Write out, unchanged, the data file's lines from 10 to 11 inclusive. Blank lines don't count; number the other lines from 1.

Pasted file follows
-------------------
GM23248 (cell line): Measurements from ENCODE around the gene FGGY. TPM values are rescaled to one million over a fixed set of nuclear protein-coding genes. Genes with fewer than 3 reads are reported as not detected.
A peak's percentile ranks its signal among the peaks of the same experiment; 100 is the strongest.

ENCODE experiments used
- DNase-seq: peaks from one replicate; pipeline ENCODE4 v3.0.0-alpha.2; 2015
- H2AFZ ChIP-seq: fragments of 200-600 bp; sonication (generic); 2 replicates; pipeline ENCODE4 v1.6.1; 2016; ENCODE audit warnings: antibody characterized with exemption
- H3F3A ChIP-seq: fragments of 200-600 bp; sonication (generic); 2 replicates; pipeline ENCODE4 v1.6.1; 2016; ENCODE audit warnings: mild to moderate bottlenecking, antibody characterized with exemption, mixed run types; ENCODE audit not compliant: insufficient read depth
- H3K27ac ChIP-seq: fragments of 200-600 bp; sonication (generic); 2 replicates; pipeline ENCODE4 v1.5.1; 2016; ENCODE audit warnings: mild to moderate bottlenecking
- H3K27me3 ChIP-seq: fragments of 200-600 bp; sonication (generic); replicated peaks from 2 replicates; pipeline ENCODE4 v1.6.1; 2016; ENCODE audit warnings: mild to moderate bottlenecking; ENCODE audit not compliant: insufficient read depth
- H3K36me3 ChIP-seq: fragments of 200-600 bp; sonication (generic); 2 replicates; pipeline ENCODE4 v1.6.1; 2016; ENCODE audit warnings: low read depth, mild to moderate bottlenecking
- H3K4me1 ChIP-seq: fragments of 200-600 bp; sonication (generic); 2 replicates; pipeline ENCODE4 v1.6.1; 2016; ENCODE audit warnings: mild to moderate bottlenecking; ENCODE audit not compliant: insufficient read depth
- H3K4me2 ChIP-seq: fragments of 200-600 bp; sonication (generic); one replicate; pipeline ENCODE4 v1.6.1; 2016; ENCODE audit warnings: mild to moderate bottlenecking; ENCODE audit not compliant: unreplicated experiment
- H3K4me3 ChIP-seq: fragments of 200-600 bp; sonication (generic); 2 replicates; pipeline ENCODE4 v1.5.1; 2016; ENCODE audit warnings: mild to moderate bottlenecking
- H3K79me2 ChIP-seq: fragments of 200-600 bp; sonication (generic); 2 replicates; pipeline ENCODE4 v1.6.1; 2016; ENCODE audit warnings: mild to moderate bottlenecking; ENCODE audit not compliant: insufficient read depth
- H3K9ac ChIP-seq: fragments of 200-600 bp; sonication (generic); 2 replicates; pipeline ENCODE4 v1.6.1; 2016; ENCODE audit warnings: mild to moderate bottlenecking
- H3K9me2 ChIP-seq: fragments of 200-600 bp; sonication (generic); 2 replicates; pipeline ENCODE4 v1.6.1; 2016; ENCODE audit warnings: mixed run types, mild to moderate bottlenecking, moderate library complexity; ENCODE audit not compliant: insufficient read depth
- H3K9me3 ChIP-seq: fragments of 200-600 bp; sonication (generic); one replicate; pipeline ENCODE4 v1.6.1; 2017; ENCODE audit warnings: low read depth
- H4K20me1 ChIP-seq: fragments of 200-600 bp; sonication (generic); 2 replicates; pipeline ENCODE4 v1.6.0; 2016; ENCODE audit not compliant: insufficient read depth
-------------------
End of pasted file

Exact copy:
- H3K4me1 ChIP-seq: fragments of 200-600 bp; sonication (generic); 2 replicates; pipeline ENCODE4 v1.6.1; 2016; ENCODE audit warnings: mild to moderate bottlenecking; ENCODE audit not compliant: insufficient read depth
- H3K4me2 ChIP-seq: fragments of 200-600 bp; sonication (generic); one replicate; pipeline ENCODE4 v1.6.1; 2016; ENCODE audit warnings: mild to moderate bottlenecking; ENCODE audit not compliant: unreplicated experiment